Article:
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Taps for this year’s Twilight Tattoo • Brooklyn Paper

Taps for this year’s Twilight Tattoo

Our Twilight Tattoo has been scrapped, and Washington, DC is to blame.

Representatives of the Fort Hamilton Army Base said this week that the event, which had been planned for June 12, has been canceled due to a scheduling conflict.

And this year, it seems events in the nation’s capital trump those here in Brooklyn.

“The army is a big army,” said John Manley, a spokesman for the base, who pointed out that mid-June is particularly busy because of Flag Day and the army’s birthday, both on June 14. “We were working to do it around these events, but unfortunately, we came into conflict with some other events in the D.C. area.”

The Twilight Tattoo is ceremonial roll call of conflicts in which American soldiers have taken part, beginning with the Continental army and ending with the current conflicts in the Middle East. Performers — who dress in period-appropriate uniforms — are drawn from the Third U.S. Infantry Regiment, aka, The Old Guard, and The U.S. Army Band, fondly known as “Pershing’s Own.”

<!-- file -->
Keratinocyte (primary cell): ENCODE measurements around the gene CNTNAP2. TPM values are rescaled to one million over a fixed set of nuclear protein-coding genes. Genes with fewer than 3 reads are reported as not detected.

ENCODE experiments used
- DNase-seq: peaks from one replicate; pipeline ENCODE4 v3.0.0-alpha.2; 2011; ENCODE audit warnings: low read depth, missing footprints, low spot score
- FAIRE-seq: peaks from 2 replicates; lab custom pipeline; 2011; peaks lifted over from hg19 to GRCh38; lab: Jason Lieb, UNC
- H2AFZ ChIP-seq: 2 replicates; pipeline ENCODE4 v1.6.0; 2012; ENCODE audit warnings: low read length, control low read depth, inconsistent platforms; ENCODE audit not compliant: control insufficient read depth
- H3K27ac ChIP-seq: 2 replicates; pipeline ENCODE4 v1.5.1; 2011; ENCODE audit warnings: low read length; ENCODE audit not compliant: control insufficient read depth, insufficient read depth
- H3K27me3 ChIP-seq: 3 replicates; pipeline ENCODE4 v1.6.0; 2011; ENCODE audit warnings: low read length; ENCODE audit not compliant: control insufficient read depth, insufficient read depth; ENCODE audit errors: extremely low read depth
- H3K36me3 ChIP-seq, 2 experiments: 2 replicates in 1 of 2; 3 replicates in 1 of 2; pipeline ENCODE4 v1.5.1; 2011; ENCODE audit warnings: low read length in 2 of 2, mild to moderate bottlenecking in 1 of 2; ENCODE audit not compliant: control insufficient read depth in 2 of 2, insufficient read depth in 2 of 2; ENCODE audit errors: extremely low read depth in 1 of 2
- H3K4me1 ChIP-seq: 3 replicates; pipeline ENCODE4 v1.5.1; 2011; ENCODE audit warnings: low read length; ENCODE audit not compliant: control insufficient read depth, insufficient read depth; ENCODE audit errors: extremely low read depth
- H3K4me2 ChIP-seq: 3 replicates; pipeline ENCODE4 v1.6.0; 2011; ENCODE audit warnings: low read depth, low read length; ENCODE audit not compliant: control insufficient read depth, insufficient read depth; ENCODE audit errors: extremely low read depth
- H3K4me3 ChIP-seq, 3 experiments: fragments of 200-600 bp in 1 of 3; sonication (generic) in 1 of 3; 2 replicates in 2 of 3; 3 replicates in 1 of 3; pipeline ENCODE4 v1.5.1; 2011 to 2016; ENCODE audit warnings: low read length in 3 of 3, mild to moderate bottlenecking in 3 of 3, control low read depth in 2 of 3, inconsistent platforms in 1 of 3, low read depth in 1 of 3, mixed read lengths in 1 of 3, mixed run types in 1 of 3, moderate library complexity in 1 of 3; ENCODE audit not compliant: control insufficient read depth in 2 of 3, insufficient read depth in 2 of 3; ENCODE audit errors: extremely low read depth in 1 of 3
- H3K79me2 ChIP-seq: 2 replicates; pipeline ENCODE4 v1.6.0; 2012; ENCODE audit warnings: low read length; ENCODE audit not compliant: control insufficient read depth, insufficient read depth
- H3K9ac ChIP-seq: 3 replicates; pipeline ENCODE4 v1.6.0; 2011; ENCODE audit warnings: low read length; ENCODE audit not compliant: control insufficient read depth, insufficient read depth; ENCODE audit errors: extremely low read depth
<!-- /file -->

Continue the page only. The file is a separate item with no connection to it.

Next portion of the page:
According to the U.S. Army Band’s Web site, Twilight Tattoo performances will take place in Washington, DC on June 2, 9, 23 and 30.

Thankfully, according to Manley, the Tattoo will be back next year.

“It’s a wonderful way for us to provide something to the community because the community supports us in so many ways, and we love to support the community,” he said. “Unfortunately, this happened, but we are already planning for next year.”

Brooklyn’s 2011 Tattoo, Manley said, will be an extra special one, because it will be the first since 2001 to be held on the fort. In recent years, the event has been held elsewhere because of ongoing construction in the area where the Tattoo had been performed, said Manley, but, next year, the new field will be completed and able to be used.

The origins of the Twilight Tattoo date back some three centuries to a time when the sound of a bugle and drum call meant it was time for British soldiers to leave local watering holes and return to their barracks.

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